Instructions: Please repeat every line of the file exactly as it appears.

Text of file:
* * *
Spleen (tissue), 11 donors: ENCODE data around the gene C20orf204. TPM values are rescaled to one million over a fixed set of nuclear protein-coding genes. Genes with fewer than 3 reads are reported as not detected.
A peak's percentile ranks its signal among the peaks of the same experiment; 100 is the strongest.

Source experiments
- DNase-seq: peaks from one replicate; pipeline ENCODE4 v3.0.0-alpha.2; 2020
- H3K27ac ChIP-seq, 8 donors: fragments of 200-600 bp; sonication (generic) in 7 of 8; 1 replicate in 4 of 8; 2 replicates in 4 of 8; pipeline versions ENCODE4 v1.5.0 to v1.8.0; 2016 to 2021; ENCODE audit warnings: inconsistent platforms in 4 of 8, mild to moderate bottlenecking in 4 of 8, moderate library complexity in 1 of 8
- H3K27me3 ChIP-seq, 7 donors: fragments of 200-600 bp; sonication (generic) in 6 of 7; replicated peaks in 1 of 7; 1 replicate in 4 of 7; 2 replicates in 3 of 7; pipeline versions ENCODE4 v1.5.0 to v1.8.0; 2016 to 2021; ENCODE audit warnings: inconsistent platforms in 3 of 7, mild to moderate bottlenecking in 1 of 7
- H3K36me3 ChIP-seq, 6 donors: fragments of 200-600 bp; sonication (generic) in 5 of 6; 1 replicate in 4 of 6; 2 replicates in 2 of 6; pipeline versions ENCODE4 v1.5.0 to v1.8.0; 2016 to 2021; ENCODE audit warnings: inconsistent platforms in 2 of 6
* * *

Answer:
Spleen (tissue), 11 donors: ENCODE data around the gene C20orf204. TPM values are rescaled to one million over a fixed set of nuclear protein-coding genes. Genes with fewer than 3 reads are reported as not detected.
A peak's percentile ranks its signal among the peaks of the same experiment; 100 is the strongest.

Source experiments
- DNase-seq: peaks from one replicate; pipeline ENCODE4 v3.0.0-alpha.2; 2020
- H3K27ac ChIP-seq, 8 donors: fragments of 200-600 bp; sonication (generic) in 7 of 8; 1 replicate in 4 of 8; 2 replicates in 4 of 8; pipeline versions ENCODE4 v1.5.0 to v1.8.0; 2016 to 2021; ENCODE audit warnings: inconsistent platforms in 4 of 8, mild to moderate bottlenecking in 4 of 8, moderate library complexity in 1 of 8
- H3K27me3 ChIP-seq, 7 donors: fragments of 200-600 bp; sonication (generic) in 6 of 7; replicated peaks in 1 of 7; 1 replicate in 4 of 7; 2 replicates in 3 of 7; pipeline versions ENCODE4 v1.5.0 to v1.8.0; 2016 to 2021; ENCODE audit warnings: inconsistent platforms in 3 of 7, mild to moderate bottlenecking in 1 of 7
- H3K36me3 ChIP-seq, 6 donors: fragments of 200-600 bp; sonication (generic) in 5 of 6; 1 replicate in 4 of 6; 2 replicates in 2 of 6; pipeline versions ENCODE4 v1.5.0 to v1.8.0; 2016 to 2021; ENCODE audit warnings: inconsistent platforms in 2 of 6